If you were going to live on Mars or Venus, how would you prepare? Would you put more into the festivities before you launch or the necessities after you land? Some people spend a year planning a wedding with little thought about how to be married. “If the flowers don’t wilt, the candles stay lit, and the weather holds, then all will be well.”
It only takes a few minutes to get married, but it takes a lifetime to put a marriage together. Yes, initially, some things should just work. We often call it chemistry. But what dupes you into making a lifetime commitment won’t take you the distance. Marriages that continue to work are inhabited by two people willing to make them work.
Too many Americans view marriage like the lottery: “I just need to find the winning ticket—the right person.” It’s not a romance buzz-kill to set aside this false ideal. I have taught, studied, and strived in marriage for 25 years. It is a noble and blessed pursuit. But I can say definitively that you always marry the wrong person. Why?
You are not yet the person you could be.
I live in the South which means that instead of just saying “Hello,” we ask, “How are you?” I certainly don’t mind this greeting, but I regularly find myself stumped by the question. Once I even blurted out: “It’s too early to tell!” (Oops.)
Can you name the way you feel? If not, then you probably cannot tell how your moods affect your very important people. It takes effort to become more self-aware. It won’t happen automatically. You may still love the music you listened to in high school, but hopefully you learning more about what makes you tick. You are not yet the person you could be.
You do not really know each other when you marry.
Lewis Smedes said, “My wife has lived with five different men since we wed, and each of those men was me.” A healthy marriage is a lifetime of discovery.
Picture an iceberg. At the top are thoughts which we know full-well. But right at the waterline are feelings which are not not always clear. Under the waterline things can get even murkier.
Far down the iceberg are hopes and visions, wounds and fears that motivate so much of what we think and do. Most couples need to find better tools and skills of communication to help each other discover what is under the waterline. Most couples need to learn communication that is generous.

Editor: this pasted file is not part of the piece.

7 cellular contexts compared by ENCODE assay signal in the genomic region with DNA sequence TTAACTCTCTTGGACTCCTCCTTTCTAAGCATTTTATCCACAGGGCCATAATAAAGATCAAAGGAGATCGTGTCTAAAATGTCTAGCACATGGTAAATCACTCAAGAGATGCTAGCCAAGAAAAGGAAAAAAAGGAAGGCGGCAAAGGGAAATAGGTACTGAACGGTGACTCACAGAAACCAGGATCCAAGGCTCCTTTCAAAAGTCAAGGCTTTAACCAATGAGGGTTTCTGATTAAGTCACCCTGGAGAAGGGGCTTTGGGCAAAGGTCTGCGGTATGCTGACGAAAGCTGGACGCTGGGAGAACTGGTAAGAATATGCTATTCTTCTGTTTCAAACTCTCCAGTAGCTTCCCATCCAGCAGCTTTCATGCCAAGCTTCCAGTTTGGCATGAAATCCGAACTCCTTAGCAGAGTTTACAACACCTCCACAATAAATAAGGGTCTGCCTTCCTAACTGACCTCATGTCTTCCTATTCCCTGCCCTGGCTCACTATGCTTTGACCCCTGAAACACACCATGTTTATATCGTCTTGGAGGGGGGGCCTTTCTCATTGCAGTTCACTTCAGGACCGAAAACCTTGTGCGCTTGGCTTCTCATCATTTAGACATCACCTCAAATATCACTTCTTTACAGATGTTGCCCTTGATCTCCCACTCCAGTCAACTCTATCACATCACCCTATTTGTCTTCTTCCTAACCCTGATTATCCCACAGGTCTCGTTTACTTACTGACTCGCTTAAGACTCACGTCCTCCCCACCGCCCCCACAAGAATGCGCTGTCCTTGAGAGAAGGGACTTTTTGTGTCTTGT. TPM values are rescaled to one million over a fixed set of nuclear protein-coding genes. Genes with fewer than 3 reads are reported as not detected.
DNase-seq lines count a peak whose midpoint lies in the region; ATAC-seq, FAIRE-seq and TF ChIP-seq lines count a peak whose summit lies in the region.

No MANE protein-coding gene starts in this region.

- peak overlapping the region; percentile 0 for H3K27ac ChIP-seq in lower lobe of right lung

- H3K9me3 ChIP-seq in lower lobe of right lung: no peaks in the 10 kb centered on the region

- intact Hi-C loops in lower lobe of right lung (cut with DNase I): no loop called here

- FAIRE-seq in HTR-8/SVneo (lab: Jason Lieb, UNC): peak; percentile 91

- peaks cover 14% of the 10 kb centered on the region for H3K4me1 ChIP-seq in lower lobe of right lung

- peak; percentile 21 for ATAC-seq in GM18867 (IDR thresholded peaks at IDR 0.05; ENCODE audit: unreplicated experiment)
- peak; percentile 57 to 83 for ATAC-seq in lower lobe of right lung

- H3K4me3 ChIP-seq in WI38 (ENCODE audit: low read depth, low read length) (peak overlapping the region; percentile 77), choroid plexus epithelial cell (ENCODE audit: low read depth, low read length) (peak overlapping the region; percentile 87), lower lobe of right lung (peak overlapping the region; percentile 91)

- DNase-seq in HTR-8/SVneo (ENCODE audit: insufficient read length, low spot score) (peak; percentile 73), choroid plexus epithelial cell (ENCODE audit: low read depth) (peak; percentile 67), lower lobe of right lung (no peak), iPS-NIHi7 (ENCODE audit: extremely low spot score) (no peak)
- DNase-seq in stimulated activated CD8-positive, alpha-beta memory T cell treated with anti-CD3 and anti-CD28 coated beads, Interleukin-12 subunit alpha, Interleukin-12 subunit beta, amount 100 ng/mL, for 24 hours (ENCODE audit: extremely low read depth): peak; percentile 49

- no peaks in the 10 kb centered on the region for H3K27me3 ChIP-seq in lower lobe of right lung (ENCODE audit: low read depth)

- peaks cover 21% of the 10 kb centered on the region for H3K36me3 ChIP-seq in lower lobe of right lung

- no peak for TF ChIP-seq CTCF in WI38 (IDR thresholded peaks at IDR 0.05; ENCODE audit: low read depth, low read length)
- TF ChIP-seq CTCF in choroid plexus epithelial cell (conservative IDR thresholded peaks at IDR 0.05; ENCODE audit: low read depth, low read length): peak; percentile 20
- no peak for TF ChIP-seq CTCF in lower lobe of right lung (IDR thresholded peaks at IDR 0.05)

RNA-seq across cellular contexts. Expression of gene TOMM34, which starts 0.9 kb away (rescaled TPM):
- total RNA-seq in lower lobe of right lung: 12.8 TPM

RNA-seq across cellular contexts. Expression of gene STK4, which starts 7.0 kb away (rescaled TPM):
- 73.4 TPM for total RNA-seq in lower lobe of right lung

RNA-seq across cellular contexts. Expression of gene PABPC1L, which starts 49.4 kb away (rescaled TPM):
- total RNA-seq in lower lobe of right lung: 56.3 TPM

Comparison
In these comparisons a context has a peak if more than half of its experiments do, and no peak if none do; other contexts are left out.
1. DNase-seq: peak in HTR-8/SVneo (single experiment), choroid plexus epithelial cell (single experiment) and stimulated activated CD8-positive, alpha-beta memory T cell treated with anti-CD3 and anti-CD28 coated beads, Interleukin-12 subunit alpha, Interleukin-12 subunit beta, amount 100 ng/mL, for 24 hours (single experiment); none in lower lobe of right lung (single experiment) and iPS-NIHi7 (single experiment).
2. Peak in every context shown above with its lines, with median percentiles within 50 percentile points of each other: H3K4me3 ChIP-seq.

Generosity is an acquired taste.
Imagine hearing a complaint directed at you. If your next step is to disagree, then you have just changed the subject. Now here’s a stranger truth: even if your next step is to agree, then you still have just changed the subject.
Conflicts present opportunity, but you have to stay in the other person’s moment. What’s under the complaint? What hope or dream? What fear or wound? People stop discovering each other mainly because they let an impulse to defend or please lead them to change the subject.
Generosity is an acquired taste. It takes the patience of an operator at a drive-through fast-food window. When you simply repeat back what you’re hearing without judgment, new insight can emerge. A fast food operator doesn’t need to agree or disagree. They don’t need to defend themselves if they hear it wrong. They just reflect what they hear until the truth becomes clear.
Repairs take practice.
Ruth Bell Graham said, “A happy marriage is the union of two good forgivers.” Why happy? Because real forgiveness hits the reset button. Repairs encourage people to push that button. A repair begins when each person owns 100% of their 10% percent. That’s usually about how much responsibility we’re willing to concede at first. 10%. But that’s enough to get started.
Negotiating blame does not repair. Blame is when you take responsibility for the other person’s crimes rather than your own. We are natural experts in other people’s sin. Repairs take practice.
Is there one right person for everyone? You might point out how some people are more suited to commitment than others. And it’s true, some people’s backgrounds and wiring make them a hazard to any spouse. They are ticking time bombs of abuse and infidelity.
But think about it, just like Covid spreading around the world, it takes just one person marrying the wrong person to set off an entire pandemic of mismatched couples. If you’re preparing to wed, plan also to be married. If you are already wed, it’s never too late to start putting a marriage together. But it may need to start with a few repairs.
If one has a complaint against another, forgiving each other; as the Lord has forgiven you, so you also must forgive (Col. 3:13).
Duke Divinity Professor, Stanley Hauerwas:
Destructive to marriage is the self-fulfillment ethic that assumes marriage and the family are primarily institutions of personal fulfillment, necessary for us to become “whole” and happy. The assumption is that there is someone just right for us to marry and that if we look closely enough we will find the right person. This moral assumption overlooks a crucial aspect to marriage. It fails to appreciate the fact that we always marry the wrong person.
Clifford W Foreman says
Thanks for your wise insights on a very complicated phenomenon. I need to teach Marianne Moore’s poem “Marriage” later this month. She’s an objective observer–she never married.
Tim Filston says
Yes, I prefer her objectivity to Scotty Wolff’s “expertise.” He holds the world record in number of marriages– 29 times!